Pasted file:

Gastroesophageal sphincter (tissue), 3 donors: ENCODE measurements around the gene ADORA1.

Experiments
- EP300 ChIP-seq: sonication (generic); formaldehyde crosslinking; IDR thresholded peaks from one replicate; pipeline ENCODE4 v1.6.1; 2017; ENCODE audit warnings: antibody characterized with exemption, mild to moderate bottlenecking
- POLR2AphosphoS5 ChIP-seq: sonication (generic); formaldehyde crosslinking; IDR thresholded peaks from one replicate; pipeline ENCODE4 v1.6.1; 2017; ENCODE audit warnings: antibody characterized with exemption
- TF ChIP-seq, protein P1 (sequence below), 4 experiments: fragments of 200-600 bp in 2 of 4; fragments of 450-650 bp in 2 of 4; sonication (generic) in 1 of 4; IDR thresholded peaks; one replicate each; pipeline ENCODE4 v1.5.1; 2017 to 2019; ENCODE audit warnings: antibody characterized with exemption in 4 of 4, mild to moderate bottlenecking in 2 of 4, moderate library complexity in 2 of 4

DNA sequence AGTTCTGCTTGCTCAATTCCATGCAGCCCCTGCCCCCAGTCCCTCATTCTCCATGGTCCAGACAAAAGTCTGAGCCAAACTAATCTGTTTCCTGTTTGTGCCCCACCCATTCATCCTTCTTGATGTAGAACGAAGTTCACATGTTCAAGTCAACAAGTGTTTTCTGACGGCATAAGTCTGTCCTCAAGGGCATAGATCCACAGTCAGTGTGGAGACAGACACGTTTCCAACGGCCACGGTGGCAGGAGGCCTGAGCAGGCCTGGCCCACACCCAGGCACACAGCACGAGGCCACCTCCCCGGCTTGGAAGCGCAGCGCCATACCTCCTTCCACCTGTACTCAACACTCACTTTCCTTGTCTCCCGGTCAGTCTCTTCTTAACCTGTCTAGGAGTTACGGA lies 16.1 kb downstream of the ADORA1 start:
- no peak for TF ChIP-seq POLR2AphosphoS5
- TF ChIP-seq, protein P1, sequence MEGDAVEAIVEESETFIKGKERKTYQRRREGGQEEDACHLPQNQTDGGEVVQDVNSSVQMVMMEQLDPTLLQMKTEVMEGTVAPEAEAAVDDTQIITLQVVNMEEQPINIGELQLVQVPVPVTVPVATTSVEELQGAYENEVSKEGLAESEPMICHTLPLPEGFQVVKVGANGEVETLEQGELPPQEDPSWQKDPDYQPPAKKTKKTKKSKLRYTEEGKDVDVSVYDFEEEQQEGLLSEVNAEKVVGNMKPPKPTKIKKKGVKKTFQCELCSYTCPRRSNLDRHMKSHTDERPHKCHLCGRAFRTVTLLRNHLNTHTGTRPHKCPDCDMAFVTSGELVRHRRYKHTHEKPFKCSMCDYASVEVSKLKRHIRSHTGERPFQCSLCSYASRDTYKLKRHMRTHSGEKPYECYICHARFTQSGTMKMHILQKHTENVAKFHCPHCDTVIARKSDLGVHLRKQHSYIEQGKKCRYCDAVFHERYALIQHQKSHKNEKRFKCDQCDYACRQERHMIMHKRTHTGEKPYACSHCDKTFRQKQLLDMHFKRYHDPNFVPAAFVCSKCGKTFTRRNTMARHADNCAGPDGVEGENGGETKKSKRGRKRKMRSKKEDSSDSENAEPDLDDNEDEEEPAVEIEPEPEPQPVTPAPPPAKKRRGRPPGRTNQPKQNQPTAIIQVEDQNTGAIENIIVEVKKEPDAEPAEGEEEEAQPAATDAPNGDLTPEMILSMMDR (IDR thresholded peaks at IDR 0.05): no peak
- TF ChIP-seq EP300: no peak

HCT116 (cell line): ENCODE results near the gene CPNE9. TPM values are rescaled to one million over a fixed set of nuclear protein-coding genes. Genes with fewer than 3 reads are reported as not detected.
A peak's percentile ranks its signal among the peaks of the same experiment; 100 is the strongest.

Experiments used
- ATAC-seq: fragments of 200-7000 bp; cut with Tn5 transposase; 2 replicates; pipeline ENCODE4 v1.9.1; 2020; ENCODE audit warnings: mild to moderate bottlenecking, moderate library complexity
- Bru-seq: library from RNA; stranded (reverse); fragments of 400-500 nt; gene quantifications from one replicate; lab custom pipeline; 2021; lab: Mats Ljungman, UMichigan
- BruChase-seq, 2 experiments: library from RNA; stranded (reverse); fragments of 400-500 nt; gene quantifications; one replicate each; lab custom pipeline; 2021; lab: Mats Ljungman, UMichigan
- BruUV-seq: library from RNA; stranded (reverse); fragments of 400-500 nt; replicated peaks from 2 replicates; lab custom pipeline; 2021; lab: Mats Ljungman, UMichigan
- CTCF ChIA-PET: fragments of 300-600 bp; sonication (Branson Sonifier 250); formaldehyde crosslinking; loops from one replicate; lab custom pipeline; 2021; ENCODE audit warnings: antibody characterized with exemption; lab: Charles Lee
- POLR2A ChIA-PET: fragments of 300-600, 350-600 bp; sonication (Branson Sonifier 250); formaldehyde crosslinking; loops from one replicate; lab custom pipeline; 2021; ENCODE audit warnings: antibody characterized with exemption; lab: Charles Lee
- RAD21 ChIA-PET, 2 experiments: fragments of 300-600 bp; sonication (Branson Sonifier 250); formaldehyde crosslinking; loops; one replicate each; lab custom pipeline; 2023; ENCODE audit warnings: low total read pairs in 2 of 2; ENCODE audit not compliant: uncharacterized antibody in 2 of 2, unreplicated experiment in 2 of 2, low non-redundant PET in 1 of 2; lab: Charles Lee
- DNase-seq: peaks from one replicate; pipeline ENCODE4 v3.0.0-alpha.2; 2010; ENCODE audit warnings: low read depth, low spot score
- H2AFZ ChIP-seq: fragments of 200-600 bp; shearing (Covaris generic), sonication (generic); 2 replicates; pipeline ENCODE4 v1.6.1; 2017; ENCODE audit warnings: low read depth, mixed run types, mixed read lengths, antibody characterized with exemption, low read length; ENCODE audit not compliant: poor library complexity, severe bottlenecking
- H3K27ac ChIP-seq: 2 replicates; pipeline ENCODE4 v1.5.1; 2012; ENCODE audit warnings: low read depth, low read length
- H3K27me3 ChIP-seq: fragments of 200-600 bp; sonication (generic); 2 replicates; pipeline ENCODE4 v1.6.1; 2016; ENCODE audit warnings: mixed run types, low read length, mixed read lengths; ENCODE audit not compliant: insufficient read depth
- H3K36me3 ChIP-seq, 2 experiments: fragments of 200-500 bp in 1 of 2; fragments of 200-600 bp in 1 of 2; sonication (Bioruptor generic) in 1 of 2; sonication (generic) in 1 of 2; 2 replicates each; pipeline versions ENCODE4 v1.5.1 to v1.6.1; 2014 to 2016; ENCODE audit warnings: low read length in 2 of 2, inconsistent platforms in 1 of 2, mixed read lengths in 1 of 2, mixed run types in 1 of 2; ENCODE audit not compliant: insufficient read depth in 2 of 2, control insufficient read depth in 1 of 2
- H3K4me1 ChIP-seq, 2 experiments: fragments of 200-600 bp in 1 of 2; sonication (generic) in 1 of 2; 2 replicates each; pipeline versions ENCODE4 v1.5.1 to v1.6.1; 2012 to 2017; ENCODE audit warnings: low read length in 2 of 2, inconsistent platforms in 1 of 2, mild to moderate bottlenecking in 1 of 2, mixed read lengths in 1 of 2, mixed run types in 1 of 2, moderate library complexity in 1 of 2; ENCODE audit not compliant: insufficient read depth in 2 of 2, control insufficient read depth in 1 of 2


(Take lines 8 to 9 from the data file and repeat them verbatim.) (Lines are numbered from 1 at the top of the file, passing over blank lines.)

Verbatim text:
- TF ChIP-seq, protein P1, sequence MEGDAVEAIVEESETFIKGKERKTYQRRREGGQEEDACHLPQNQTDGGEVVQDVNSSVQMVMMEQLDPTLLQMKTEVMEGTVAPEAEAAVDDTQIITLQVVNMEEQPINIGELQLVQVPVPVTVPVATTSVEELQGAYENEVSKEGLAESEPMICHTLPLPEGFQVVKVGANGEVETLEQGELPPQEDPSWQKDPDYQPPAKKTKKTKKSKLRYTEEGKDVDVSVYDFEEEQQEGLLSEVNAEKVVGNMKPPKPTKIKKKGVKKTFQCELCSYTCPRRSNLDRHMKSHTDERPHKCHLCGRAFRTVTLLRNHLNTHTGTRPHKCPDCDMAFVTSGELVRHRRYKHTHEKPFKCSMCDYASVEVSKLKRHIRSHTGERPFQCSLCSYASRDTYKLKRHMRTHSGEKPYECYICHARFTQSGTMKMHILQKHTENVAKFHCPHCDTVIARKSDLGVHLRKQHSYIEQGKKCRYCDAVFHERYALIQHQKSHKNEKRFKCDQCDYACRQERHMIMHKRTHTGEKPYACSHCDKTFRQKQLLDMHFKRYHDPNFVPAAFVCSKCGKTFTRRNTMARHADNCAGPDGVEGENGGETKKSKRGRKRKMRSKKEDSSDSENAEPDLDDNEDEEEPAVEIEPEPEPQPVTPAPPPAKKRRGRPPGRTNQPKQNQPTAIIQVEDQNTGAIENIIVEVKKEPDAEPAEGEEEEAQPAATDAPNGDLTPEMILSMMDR (IDR thresholded peaks at IDR 0.05): no peak
- TF ChIP-seq EP300: no peak